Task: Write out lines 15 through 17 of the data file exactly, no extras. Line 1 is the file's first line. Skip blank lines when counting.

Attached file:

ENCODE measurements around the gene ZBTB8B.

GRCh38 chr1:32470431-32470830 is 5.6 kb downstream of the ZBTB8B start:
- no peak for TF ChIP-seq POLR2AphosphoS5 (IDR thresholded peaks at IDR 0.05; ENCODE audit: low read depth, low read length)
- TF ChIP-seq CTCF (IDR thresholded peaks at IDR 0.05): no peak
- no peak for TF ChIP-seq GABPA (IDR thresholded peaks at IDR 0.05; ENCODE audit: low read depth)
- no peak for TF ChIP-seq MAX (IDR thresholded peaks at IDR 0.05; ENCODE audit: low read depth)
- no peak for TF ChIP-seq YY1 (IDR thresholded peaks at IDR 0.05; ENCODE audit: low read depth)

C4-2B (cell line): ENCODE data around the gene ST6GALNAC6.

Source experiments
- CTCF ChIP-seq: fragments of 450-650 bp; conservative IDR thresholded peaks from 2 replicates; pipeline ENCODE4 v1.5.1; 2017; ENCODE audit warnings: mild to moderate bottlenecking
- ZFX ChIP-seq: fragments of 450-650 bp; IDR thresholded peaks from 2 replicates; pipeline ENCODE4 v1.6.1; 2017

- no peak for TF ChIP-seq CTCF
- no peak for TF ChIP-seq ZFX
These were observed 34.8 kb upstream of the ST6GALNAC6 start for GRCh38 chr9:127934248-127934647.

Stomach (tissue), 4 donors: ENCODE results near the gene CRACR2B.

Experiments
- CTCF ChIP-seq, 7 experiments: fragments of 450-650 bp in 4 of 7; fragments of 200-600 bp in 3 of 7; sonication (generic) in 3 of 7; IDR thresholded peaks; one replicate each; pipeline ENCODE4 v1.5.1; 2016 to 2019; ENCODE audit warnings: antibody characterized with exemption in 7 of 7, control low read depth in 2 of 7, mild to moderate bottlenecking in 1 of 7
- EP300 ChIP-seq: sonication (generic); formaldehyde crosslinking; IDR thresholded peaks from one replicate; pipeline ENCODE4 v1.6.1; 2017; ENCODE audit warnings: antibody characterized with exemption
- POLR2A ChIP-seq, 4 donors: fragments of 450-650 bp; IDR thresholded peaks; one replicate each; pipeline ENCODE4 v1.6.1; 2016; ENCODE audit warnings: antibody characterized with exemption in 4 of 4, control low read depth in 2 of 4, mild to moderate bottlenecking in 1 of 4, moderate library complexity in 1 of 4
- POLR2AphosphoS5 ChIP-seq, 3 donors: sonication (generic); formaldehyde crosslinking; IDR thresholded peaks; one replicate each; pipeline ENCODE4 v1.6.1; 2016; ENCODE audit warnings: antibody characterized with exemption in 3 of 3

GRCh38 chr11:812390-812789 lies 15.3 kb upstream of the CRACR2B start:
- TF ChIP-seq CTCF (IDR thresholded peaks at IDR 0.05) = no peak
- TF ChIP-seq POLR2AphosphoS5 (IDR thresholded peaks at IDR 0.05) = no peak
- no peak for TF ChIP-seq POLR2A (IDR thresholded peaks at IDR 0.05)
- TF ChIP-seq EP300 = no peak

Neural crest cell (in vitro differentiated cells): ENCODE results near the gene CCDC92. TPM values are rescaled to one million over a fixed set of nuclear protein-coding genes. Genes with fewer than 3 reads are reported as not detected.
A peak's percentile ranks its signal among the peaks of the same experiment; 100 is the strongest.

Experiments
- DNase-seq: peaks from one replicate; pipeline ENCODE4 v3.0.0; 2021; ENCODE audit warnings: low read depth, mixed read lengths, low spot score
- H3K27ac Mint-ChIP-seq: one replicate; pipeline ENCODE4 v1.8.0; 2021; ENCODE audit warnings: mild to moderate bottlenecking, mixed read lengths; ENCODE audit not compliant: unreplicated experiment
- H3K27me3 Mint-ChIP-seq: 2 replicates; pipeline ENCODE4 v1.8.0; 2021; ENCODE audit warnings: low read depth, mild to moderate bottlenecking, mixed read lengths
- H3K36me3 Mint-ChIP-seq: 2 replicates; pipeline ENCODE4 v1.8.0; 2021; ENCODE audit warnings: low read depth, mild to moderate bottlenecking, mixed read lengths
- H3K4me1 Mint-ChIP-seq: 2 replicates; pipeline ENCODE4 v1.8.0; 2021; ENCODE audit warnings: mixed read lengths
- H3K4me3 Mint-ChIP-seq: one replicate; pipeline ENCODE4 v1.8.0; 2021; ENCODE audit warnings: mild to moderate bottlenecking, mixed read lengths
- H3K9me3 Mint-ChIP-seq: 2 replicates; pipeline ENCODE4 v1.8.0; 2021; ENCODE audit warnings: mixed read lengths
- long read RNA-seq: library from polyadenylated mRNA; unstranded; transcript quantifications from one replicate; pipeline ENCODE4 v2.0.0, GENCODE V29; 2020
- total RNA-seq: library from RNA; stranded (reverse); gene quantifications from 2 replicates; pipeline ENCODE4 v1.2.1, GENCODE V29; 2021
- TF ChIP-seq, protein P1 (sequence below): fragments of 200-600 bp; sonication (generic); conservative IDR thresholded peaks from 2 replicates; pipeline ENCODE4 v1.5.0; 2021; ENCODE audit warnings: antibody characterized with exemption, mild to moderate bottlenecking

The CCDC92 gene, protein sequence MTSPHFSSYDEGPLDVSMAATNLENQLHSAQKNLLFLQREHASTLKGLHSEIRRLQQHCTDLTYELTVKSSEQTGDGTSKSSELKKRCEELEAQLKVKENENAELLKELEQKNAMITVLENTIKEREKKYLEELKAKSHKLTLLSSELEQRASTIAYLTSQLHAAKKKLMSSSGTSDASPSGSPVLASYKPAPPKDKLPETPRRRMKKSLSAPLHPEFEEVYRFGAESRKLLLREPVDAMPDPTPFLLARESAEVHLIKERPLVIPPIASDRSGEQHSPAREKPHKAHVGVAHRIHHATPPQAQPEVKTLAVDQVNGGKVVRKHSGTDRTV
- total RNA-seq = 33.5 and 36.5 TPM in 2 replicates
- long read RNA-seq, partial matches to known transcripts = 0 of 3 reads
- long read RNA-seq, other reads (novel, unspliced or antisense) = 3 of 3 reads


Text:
Stomach (tissue), 4 donors: ENCODE results near the gene CRACR2B.

Experiments
- CTCF ChIP-seq, 7 experiments: fragments of 450-650 bp in 4 of 7; fragments of 200-600 bp in 3 of 7; sonication (generic) in 3 of 7; IDR thresholded peaks; one replicate each; pipeline ENCODE4 v1.5.1; 2016 to 2019; ENCODE audit warnings: antibody characterized with exemption in 7 of 7, control low read depth in 2 of 7, mild to moderate bottlenecking in 1 of 7